Tesla’s Autopilot Scrutiny Grows as Federal Inquiry Updates

U.S. authorities have expanded an investigation into Tesla’s autopilot system after about a dozen collisions at accident scenes involving first-aid vehicles, the latest sign that regulators are stepping up scrutiny of automated driving capabilities.

The investigation, initially announced by the National Highway Traffic Safety Administration in August, has expanded to cover about 830,000 Tesla Model Y, X, S and 3 vehicles from the 2014 model year onwards. The regulator, which has the power to find cars defective and request recalls, said the vehicles now under investigation were involved in 14 accidents that resulted in 15 injuries and one fatality.

The inquiry was also converted from a preliminary investigation to an engineering review, according to documents published Thursday on the NHTSA website. The agency says the move will allow it to “extend existing accident analysis” and take other steps to determine the extent to which Tesla’s technology “may exacerbate human factors or behavioral safety risks, undermining the effectiveness of driver oversight.”

Tesla did not respond to a request for comment. Its shares fell 0.9% on Thursday. Shares are down 31% this year through Wednesday’s close.

In a statement, the NHTSA addressed a common misconception about automated driving systems, often called autonomous, by saying that “no commercially available motor vehicle today is capable of self-driving.”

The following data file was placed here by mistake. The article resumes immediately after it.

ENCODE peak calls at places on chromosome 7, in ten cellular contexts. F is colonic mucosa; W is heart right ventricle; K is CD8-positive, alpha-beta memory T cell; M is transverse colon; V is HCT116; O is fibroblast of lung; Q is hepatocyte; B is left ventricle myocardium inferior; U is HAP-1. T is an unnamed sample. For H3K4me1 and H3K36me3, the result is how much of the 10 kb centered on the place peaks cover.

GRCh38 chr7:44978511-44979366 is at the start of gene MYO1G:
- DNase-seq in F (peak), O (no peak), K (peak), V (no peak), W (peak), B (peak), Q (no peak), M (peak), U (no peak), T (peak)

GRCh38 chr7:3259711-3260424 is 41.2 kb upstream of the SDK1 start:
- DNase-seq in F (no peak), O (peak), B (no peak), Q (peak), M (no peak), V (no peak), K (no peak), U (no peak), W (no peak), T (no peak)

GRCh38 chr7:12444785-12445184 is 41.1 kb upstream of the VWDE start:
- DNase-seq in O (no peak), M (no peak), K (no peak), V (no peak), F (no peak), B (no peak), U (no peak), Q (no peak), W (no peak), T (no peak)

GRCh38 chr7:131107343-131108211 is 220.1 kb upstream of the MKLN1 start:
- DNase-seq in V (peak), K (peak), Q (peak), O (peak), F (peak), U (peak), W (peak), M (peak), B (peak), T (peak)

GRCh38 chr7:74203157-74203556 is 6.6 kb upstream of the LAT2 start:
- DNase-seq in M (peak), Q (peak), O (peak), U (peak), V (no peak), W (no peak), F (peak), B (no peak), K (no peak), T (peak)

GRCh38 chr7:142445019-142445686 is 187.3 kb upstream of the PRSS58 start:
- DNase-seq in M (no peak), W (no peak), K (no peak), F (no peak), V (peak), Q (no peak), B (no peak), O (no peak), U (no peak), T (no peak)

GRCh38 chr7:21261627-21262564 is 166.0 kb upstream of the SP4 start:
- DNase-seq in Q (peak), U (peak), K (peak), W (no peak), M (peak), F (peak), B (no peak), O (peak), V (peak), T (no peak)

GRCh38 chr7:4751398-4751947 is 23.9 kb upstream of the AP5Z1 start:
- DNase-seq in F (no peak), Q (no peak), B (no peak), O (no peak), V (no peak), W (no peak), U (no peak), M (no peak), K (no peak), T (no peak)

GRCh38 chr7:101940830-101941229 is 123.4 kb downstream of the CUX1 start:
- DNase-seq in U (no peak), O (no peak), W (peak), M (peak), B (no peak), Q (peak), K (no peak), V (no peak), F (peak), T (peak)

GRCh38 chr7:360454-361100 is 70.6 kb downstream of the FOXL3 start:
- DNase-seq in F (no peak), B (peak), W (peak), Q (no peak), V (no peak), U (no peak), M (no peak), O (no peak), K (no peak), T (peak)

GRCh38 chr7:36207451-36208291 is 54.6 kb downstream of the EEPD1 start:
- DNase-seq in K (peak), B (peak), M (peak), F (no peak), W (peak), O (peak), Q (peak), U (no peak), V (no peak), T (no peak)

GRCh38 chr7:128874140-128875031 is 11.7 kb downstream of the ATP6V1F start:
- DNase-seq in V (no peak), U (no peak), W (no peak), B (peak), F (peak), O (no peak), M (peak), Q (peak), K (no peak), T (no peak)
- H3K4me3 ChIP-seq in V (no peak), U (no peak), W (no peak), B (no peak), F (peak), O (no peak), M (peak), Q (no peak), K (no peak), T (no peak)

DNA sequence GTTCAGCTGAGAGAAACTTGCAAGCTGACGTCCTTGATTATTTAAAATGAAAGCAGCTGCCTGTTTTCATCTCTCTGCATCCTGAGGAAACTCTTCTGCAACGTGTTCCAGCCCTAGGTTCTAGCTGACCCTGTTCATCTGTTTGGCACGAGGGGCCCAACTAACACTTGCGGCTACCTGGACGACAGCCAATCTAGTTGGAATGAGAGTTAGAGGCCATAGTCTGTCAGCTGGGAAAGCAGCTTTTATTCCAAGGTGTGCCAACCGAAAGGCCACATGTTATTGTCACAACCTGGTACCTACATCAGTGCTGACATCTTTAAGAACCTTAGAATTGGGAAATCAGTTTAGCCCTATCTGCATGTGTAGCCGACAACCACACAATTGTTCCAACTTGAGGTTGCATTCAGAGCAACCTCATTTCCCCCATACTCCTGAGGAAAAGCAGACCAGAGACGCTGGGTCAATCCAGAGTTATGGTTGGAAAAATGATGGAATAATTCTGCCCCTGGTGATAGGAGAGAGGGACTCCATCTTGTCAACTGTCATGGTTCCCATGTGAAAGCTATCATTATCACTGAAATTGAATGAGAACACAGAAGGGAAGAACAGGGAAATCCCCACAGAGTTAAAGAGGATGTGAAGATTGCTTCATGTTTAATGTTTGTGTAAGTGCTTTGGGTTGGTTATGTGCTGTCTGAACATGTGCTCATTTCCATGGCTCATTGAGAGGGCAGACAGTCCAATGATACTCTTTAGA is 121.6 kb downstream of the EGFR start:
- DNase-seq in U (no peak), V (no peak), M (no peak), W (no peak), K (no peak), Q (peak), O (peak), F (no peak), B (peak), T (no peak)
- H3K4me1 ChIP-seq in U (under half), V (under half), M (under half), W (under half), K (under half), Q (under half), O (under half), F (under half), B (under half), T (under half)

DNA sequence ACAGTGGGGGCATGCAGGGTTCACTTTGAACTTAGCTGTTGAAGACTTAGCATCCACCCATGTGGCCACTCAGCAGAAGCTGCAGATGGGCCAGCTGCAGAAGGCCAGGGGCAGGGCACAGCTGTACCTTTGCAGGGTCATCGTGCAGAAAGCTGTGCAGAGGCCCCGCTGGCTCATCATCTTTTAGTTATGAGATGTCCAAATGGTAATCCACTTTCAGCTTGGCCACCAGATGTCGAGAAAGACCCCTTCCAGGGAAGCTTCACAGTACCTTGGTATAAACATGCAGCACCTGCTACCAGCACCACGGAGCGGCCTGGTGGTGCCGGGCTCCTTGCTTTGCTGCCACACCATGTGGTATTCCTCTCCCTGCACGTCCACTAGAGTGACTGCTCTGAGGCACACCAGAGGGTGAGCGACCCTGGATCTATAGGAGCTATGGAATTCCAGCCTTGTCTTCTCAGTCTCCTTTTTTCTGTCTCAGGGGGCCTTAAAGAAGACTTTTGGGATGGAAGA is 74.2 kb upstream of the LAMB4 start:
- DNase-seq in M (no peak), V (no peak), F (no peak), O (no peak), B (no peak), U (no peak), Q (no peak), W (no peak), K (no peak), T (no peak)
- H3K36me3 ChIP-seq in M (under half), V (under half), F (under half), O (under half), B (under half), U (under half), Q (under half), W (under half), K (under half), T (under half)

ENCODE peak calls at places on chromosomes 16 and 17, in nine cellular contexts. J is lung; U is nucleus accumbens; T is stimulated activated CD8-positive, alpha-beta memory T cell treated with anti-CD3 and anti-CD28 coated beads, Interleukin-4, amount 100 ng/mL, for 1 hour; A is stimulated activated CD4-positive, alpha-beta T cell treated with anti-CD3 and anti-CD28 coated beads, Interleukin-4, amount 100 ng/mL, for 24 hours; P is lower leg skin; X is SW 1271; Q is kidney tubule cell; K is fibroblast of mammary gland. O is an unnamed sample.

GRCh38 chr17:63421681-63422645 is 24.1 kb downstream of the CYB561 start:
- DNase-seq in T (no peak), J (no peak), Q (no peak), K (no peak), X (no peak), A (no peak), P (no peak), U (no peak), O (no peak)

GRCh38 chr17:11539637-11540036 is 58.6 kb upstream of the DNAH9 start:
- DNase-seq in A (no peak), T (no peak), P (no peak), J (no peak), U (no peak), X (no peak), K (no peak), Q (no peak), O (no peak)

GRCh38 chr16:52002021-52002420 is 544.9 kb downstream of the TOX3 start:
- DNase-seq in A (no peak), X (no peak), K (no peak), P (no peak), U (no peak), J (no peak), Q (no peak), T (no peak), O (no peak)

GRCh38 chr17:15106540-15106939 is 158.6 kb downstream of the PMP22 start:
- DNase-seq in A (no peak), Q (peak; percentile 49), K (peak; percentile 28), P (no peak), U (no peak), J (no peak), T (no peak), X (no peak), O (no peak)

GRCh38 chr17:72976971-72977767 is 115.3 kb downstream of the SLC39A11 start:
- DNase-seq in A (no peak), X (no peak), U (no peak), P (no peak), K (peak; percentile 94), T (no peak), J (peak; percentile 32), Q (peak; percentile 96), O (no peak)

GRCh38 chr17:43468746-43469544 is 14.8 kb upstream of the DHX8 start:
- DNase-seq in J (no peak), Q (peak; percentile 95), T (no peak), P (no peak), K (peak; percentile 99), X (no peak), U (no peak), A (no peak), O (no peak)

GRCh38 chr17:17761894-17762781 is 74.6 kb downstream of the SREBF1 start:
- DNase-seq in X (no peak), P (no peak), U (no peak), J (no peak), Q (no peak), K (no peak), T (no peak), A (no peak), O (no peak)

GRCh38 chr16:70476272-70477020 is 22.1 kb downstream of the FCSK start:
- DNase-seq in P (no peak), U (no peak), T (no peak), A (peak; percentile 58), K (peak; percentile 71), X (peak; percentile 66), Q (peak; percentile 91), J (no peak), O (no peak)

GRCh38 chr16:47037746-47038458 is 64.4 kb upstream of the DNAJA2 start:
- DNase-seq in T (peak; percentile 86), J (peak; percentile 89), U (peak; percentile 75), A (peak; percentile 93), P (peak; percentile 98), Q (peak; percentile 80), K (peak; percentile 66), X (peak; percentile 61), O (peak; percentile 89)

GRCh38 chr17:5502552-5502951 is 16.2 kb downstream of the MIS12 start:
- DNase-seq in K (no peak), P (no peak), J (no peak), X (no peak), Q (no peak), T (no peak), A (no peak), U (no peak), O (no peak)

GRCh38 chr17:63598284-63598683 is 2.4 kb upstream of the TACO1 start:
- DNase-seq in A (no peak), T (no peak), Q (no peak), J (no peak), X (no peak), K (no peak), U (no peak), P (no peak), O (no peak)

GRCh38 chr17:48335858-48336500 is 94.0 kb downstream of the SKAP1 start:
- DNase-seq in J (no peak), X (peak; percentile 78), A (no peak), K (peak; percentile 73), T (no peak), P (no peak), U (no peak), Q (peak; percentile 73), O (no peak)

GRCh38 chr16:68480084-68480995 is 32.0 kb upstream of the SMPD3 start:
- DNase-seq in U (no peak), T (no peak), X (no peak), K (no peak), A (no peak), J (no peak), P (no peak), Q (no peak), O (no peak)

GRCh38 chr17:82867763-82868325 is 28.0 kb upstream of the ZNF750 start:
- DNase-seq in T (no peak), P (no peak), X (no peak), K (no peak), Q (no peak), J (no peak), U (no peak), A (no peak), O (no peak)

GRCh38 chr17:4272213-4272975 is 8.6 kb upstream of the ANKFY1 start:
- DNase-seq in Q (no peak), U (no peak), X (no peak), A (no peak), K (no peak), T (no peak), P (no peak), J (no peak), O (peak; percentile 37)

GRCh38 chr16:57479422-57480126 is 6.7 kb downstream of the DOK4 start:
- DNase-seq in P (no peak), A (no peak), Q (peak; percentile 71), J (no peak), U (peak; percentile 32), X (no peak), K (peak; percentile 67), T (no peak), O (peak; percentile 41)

In documents published Thursday, the agency cited the “predictable misuse” of Autopilot as a factor in its decision to expand the investigation.

“The use or misuse of vehicle components by a driver, or operation of a vehicle in an unintentional manner does not necessarily exclude a system defect,” the agency wrote. “This is particularly the case if the behavior of the driver in question is predictable in light of the design or operation of the system.”

Tesla is facing increased federal scrutiny on several fronts. Last week, NHTSA announced it was investigating 758 claims of Tesla cars suddenly braking at high speeds, part of an inquiry launched in February into the so-called “ghost braking” phenomenon. No accidents or injuries resulting from the braking problem were reported.

Tesla has marketed driver assistance features using the names Autopilot and Full Self-Driving, which still require drivers to keep their hands on the wheel. The company has drawn criticism from the likes of the National Transportation Safety Board, former NHTSA leaders and members of Congress over issues like branding the systems and whether it does enough to protect against inattention and misuse.

Security advocates in Washington applauded the NHTSA’s move to expand the investigation into the company’s autopilot system on Thursday.

“NHTSA appears to be getting closer and closer to taking firm action against Tesla, which we hope will be strong enough to permanently deter the company from continuing to mislead the public about the capabilities of its vehicles,” Michael Brooks, Interim Executive Director and The Center for Auto Safety’s chief advisor said via email.

Bloomberg writer Dana Hull contributed to this report.

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